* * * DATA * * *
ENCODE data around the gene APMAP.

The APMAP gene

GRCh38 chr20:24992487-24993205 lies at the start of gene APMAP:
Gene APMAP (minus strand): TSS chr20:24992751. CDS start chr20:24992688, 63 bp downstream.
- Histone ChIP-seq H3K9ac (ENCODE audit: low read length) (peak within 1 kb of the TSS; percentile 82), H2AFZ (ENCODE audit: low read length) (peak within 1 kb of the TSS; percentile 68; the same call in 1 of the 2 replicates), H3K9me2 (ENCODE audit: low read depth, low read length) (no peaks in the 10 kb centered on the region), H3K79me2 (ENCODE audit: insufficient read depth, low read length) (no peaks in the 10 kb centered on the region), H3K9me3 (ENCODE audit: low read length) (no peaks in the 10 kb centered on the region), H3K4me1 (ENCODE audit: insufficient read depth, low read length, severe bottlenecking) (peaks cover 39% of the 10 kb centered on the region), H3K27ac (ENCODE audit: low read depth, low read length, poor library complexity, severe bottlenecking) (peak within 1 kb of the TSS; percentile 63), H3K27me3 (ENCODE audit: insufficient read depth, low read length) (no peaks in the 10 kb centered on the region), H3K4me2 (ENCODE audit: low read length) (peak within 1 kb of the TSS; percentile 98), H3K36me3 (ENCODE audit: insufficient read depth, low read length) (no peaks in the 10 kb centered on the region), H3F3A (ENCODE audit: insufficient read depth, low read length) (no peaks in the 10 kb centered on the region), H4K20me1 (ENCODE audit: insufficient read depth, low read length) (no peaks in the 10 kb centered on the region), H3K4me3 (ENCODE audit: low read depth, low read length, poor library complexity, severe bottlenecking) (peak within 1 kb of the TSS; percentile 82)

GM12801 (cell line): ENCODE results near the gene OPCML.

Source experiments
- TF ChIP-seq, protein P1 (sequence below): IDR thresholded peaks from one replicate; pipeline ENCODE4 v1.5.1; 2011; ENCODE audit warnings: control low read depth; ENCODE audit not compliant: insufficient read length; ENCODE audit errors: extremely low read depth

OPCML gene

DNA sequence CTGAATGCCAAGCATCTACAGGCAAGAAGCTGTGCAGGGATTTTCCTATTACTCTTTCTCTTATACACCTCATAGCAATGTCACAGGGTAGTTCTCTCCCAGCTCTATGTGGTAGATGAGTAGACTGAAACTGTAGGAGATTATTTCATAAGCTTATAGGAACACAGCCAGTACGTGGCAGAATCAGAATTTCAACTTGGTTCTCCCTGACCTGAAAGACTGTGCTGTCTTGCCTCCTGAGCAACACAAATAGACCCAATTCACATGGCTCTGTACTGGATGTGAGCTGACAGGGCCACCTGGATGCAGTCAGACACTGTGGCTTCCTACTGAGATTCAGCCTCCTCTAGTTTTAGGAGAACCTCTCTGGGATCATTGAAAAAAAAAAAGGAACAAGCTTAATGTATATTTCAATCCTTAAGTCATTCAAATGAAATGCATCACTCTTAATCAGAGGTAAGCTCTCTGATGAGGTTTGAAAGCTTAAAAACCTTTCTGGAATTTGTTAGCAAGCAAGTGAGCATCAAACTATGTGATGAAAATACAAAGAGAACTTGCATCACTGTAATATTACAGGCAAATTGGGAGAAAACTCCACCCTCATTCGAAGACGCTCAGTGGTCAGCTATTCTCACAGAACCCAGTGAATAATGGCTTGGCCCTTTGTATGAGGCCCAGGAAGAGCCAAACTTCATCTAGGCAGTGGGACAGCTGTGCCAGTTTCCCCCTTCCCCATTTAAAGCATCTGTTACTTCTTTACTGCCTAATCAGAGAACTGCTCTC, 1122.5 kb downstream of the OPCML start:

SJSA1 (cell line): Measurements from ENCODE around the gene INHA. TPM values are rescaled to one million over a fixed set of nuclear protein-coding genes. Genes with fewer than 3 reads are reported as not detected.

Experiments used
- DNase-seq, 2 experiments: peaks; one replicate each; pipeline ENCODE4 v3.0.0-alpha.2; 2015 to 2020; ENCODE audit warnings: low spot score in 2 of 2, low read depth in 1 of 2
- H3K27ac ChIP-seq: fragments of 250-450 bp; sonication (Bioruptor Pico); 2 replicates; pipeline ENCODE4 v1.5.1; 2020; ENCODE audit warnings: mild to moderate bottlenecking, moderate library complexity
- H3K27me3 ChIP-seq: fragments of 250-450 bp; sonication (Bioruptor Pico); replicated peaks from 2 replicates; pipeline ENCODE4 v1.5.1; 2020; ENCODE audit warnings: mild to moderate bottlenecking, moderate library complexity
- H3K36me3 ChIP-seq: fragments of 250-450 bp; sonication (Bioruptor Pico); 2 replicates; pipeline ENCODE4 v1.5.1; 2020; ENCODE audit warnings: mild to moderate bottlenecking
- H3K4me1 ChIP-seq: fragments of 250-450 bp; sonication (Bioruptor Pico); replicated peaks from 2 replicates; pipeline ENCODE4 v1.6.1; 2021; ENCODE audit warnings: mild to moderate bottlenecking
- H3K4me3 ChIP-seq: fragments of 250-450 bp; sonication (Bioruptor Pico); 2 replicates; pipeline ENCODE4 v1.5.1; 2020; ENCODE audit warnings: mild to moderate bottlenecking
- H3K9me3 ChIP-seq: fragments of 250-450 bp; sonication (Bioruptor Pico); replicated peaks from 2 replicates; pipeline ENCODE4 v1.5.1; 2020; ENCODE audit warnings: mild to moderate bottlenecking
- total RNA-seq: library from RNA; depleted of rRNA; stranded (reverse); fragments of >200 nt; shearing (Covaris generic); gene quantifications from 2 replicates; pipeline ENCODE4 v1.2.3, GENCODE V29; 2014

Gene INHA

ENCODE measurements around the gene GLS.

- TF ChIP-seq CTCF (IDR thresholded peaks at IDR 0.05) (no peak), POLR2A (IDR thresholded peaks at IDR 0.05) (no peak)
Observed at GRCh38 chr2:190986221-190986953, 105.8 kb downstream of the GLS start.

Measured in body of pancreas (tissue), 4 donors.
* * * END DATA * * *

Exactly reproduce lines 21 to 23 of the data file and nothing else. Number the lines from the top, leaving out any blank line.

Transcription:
Gene INHA

ENCODE measurements around the gene GLS.

- TF ChIP-seq CTCF (IDR thresholded peaks at IDR 0.05) (no peak), POLR2A (IDR thresholded peaks at IDR 0.05) (no peak)